Yes, we know we’re tempting fate. But we figure there’s a 50 percent chance Obama will get reelected, and in any case he needs an agenda to campaign on. So we’ve asked a number of TNR writers to explain what they think Obama should focus on for the next four years if he wins in November. Click here to read the collected contributions.
Barack Obama’s second term would probably pivot around four basic questions, two domestic, two international.
How (if at all) we will move onto a fiscal course that is sustainable in the long term? Obama’s unsuccessful effort to reach a “grand bargain” with John Boehner was no flight of fancy, and the problem hasn’t gone away. There’s no guarantee that the results of the 2012 election will make agreement any easier to achieve. On the other hand, we already know that a quadruple witching hour will occur between the election and the end of the year: the Bush tax cuts will expire; the temporary payroll tax reduction will expire; we will bump up against the debt ceiling; and the sword of Damocles known as sequestration will eviscerate discretionary spending unless the law is changed to avert it. So however the election comes out, the lame-duck Congress and a president who may or may not be a lame duck will be forced to begin dealing with fundamental fiscal issues.
Will we be able to maintain the level of public investment required for long-term economic success? Majorities of both political parties believe that certain public investments—education, research, innovation, and infrastructure, among others—contribute to economic growth. And even conservative-leaning public choice theorists acknowledge that markets tend to undersupply these public goods. But in recent years, disagreements about deficit spending and government’s management of its investments have blocked action on this consensus. Two things seem clear: We cannot achieve adequate levels of public investment without a broader agreement on fiscal policy; and we’ll have difficulty making those investments without a significant change in the way government does its business. That’s one of many reasons why the Obama administration's off-again, on-again support for an infrastructure bank is so promising in principle; not only would it mobilize private capital on behalf of public goods that enhance economic efficiency, but also it would remove project selection from direct political control.
Can we build a new diplomatic and security architecture for the Middle East that effectively balances our interests and our principles in the new context defined by the collapse or weakening of autocracies throughout the region? We have already learned the hard way that our relations with Egypt will be very different from those that prevailed for three decades under Mubarak. No doubt many other surprises are in store. If our policies will have to pay more attention to public opinion, and if that opinion is likely to lean toward Islamism, at least for a while, then how will we distinguish between the kinds of Islamism we can engage and those we must oppose? Can we find a way of preventing Iran from getting nuclear weapons, not just for a few years, but for the foreseeable future? If not, what can we do to prevent the standard parade of horribles—including a rush to proliferation throughout the region—from coming to pass? For better or worse, the rest of the world is looking to us to protect the freedom of the seas, the flow of oil through the Straits of Hormuz, and a measure of regional stability—challenges that will require substantial investments of military and diplomatic resources.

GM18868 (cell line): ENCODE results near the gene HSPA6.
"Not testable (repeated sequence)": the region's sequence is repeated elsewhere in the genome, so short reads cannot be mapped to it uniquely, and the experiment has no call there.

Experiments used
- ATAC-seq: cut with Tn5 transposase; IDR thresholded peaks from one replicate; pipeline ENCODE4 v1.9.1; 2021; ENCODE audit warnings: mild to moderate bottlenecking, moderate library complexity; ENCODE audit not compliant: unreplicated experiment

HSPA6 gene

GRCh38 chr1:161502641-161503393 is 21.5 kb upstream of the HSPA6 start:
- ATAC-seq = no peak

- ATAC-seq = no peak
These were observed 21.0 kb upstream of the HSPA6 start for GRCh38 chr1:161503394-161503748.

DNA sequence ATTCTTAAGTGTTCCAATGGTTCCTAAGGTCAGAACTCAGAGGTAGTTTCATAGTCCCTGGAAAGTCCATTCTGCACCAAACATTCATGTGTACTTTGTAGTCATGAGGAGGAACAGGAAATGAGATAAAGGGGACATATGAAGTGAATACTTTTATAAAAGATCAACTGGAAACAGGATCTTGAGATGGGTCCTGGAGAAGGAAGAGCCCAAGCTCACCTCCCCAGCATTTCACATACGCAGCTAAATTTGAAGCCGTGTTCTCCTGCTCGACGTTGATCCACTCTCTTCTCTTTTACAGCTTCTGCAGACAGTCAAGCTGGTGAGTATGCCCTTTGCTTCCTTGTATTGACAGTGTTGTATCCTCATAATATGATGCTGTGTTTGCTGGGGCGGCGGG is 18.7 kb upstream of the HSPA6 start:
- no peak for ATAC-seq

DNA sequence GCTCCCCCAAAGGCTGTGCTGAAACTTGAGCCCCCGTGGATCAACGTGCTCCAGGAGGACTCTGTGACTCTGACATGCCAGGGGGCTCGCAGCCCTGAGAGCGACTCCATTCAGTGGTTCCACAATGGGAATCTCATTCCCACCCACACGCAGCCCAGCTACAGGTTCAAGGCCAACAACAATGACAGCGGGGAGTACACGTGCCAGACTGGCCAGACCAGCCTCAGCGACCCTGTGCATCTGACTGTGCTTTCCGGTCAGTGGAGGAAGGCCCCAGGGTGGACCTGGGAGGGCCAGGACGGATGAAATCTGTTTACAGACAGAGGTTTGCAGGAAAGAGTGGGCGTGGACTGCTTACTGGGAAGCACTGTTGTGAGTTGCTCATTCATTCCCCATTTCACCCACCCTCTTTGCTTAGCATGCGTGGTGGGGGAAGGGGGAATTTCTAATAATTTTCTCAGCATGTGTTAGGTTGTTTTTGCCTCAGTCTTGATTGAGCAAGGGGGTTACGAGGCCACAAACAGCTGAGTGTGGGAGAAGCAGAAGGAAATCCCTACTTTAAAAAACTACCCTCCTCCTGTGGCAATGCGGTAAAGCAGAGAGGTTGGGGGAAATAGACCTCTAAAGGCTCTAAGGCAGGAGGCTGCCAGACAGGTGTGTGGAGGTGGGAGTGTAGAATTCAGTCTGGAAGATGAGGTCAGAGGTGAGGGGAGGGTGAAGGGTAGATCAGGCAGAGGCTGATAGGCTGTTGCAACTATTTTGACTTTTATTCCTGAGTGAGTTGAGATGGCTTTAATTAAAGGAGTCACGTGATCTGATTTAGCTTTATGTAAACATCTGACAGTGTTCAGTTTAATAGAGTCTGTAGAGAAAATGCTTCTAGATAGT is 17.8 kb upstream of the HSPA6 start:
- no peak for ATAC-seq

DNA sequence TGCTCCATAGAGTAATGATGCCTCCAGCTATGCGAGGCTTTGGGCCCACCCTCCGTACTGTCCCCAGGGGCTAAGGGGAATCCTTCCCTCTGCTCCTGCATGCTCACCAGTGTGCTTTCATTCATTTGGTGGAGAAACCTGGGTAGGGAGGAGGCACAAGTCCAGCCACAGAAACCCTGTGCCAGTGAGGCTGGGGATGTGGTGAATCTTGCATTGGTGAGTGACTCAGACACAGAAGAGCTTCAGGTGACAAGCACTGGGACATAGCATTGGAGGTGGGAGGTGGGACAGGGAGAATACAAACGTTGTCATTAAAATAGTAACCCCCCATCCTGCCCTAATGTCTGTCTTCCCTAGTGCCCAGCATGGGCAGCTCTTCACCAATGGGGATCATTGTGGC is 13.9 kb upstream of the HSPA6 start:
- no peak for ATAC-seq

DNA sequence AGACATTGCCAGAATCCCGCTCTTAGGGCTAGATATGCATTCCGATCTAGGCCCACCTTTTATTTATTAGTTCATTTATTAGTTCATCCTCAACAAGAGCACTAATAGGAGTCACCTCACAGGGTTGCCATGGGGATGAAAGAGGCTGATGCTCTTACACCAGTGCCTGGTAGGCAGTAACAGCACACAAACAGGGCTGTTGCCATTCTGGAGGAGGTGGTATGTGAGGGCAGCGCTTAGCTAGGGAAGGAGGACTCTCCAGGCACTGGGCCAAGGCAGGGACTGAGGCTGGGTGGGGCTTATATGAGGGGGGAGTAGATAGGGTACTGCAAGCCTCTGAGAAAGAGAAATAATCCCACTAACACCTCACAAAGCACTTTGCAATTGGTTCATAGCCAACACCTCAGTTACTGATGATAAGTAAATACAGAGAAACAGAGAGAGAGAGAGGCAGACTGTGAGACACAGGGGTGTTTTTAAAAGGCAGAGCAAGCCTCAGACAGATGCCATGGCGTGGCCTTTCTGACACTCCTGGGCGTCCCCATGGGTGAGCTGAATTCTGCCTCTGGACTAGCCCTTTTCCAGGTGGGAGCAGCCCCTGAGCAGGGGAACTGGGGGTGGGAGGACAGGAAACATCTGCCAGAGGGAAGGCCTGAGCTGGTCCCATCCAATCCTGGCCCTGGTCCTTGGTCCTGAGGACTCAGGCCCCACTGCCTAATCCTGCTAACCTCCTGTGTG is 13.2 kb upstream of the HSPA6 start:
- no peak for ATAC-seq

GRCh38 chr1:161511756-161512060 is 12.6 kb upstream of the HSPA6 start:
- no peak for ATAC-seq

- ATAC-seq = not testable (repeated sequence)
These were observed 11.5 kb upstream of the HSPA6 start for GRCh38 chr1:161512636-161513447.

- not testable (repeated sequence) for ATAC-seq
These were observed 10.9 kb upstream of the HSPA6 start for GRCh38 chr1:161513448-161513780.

As China continues to surge as an economic and military power, how will Obama redeem his pledge to pivot toward the Pacific? Nations throughout East Asia—longtime allies and former adversaries alike—are looking to us to balance newly assertive Chinese diplomacy and territorial claims while preserving the peace. We won’t be credible in this role unless we are willing to spend what it takes on naval power and land bases in the region. Here as elsewhere, there is a tension between the requirements of our declaratory policy and the reality of our fiscal situation. Secretary of Defense Leon Panetta has made it bluntly clear that he could not carry out his assigned mission if his budget is subjected to another $500 billion in cuts through sequestration.
So while I’ve laid out four defining questions for Obama’s second term, the first—a sustainable fiscal policy—is key to all the rest. As we’ve seen, it’s also the one that comes first chronologically. Recent reports indicate that a bipartisan group in the House has resumed work on the deal that eluded Obama and Boehner last summer. While this effort may turn out to be another fool’s errand, the administration should be hoping that it’s serious, and the economic policy team should be preparing to engage on the issue as soon as the election is over, if not earlier.
William Galston is a senior fellow at the Brookings Institution and a contributing editor for The New Republic.